Topics in Early Childhood Education

Monday, April 21, 2008

Avoiding Negative Behaviors

I was speaking to a group in Kingsville, TX, this weekend and I was again reminded about how important it is for early childhood teachers to set up engaging and effective classrooms. Research by the Center of Social and Emotional Foundations in Early Learning (CSEFEL-see website below) indicates that the organization and setup of a classroom is key to preventing negative behaviors. Adults tend to blame children for negative behavior when the real culprit is the environment in which the child is forced to function. CSEFEL has developed a pyramid for the classroom teacher to follow in setting up a class setting to avoid those negative episodes. There are many additional resources available on their website: http://www.vanderbilt.edu/csefel/

12 Comments:

At 11:51 AM, Anonymous Anonymous said...

I do agree with you that the way the classroom has an effect on the students, no matter what age. I've worked in a classroom setting for the last two school years, last year the teacher had so much stuff in the clas, it was cluttered and a mess. The kids had a hard time concentrating on the task at hand. This year the teacher is new and we took all the extra unnesscary crap out. The kids are more compliant, easy going, and helpful. It's amazing to see that just a little task of cleaning up has affected the learning process in our class room.
Meagan Mickelsen

 
At 4:59 PM, Anonymous Anonymous said...

Kids are more visually aware than adults. So, it WOULD be important for me to step back and look at my classroom through a child's lens. And, along those same lines, to evaluate activities that students chronically misbehave during and see what I can change to make it more engaging and meaningful. It's interesting to think that the teacher has most of the control over student behavior, even when we don't want to admit it.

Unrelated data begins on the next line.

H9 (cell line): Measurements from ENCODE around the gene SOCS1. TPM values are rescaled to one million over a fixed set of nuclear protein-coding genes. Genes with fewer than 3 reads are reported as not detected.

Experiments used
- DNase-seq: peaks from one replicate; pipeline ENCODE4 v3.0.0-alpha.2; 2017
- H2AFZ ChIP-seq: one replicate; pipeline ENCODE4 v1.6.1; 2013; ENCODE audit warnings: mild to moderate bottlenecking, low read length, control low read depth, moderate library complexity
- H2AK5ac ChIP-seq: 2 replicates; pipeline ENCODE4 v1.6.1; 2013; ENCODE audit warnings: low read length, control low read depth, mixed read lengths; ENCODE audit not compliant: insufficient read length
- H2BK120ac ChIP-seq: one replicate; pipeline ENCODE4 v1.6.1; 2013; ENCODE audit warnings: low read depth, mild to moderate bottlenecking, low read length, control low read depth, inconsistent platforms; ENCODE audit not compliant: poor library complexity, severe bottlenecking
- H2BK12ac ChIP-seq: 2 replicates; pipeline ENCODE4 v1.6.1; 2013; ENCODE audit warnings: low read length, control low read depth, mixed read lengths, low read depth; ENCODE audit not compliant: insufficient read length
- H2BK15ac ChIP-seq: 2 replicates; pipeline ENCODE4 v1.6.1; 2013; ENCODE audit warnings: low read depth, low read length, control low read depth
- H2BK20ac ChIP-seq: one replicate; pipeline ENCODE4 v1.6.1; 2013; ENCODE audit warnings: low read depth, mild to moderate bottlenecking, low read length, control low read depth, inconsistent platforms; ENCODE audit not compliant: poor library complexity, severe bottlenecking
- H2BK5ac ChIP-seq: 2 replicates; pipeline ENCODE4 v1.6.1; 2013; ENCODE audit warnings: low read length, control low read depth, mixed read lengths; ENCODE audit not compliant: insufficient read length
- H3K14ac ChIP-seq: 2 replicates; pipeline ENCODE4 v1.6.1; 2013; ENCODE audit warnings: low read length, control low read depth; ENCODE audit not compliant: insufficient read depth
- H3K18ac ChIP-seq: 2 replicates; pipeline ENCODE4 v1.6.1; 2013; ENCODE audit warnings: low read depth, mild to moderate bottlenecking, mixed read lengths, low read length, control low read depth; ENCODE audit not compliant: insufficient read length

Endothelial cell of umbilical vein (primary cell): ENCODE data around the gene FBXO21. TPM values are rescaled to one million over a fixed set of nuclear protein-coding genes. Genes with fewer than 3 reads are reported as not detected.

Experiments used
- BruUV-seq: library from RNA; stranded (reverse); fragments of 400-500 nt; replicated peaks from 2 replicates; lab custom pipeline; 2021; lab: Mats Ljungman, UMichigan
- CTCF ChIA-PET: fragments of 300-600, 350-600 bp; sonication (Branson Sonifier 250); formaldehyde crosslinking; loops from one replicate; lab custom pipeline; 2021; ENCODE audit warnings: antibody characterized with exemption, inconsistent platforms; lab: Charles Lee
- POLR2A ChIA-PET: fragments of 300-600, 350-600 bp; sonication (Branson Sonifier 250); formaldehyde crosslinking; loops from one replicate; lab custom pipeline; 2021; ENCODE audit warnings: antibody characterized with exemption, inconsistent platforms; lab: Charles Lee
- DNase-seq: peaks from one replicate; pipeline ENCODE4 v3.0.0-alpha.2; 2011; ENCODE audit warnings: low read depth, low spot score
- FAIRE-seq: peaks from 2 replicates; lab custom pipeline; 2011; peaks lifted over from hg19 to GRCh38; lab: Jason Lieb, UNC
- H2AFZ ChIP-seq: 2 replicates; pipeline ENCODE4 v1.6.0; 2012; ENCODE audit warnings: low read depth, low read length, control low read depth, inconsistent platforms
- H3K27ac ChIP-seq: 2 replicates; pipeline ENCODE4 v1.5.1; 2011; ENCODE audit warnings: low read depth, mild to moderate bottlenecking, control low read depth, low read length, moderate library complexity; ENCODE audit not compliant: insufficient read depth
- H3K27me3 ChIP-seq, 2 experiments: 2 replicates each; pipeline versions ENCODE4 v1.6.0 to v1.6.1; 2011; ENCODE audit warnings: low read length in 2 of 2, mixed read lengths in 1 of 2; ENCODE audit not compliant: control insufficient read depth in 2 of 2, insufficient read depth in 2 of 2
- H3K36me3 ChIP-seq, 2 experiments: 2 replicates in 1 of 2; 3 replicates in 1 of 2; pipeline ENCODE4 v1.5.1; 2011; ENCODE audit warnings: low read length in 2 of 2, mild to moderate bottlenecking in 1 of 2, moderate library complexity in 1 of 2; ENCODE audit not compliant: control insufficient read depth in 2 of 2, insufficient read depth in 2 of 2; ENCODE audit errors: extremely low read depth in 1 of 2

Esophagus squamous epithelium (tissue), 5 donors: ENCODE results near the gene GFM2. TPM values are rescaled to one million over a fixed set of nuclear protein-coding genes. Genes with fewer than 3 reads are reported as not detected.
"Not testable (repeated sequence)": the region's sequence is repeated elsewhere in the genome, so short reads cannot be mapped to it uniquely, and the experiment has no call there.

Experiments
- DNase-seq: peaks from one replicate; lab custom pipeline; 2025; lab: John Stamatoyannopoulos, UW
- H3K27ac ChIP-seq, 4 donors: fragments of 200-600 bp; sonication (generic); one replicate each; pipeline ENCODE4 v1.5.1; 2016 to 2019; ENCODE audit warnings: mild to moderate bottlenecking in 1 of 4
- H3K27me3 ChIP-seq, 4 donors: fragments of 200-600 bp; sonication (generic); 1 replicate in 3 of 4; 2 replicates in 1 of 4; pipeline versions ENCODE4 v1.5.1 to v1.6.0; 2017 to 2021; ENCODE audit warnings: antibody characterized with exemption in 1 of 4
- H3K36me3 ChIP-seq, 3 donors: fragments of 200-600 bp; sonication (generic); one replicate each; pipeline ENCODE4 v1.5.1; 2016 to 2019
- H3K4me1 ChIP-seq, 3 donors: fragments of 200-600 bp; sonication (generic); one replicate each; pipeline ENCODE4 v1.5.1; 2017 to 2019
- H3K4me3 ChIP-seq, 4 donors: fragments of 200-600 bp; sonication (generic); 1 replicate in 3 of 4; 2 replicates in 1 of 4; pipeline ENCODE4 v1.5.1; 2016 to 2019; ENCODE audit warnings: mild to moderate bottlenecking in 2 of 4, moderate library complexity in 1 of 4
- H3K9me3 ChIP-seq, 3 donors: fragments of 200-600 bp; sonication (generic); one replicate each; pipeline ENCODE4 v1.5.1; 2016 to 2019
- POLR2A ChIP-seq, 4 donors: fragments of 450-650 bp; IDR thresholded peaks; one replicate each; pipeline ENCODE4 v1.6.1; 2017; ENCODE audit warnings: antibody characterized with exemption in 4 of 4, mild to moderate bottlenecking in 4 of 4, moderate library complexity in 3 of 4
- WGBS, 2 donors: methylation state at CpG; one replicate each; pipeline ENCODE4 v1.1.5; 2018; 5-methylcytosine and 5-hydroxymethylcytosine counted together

Cameron Sappa

 
At 7:11 PM, Anonymous Anonymous said...

The classroom set-up has a lot to do with the success of the students and guiding them into appropriate behavior. Having a cluttered enviornment will just encourage the children that it is okay. If an environment is clean and orderly, they will be more likely to follow in that pattern. Especially when the teacher can emphasize and talk about why it is so nice to have the classroom organized and clean.
Amanda Christensen

 
At 8:36 PM, Anonymous Anonymous said...

I completely agree with you about this John. I have seen some kindergarten/preschools, as I have done some visits for classes that I have taken, that have really suffered because of the negative environment. In this one kindergarten, the teacher complained that the children were always in such difficult moods, or that some children just had "those kinds of temperaments." It was so frustrating because I just wanted to say, maybe if you would prepare lessons, get the children involved, and have them explore their interests instead of assigning boring dido sheets you would see a difference.
Laura Chipman

 
At 3:14 PM, Anonymous Chalee Rawlings TL 5131 said...

As I have been tutoring my student with the POCET, I noticed many behavioral and learning problems. At first I didn't know what to do about it, and used Transformer stickers as an incentive to make him behave. But as I observed the classroom environment in which he was taught, I noticed that Zachary was getting no choice in his learning! I started letting him have choice in everything we did, from where to go, what book to read, what activity to do. I noticed a tremendous change in his behavior. He started not only enjoying our sessions together, but also improving in his reading abilities! I think the classroom environment has a major effect on children's behavior and ability to learn.

 
At 10:13 PM, Anonymous Magda Tsagaris TL5131 said...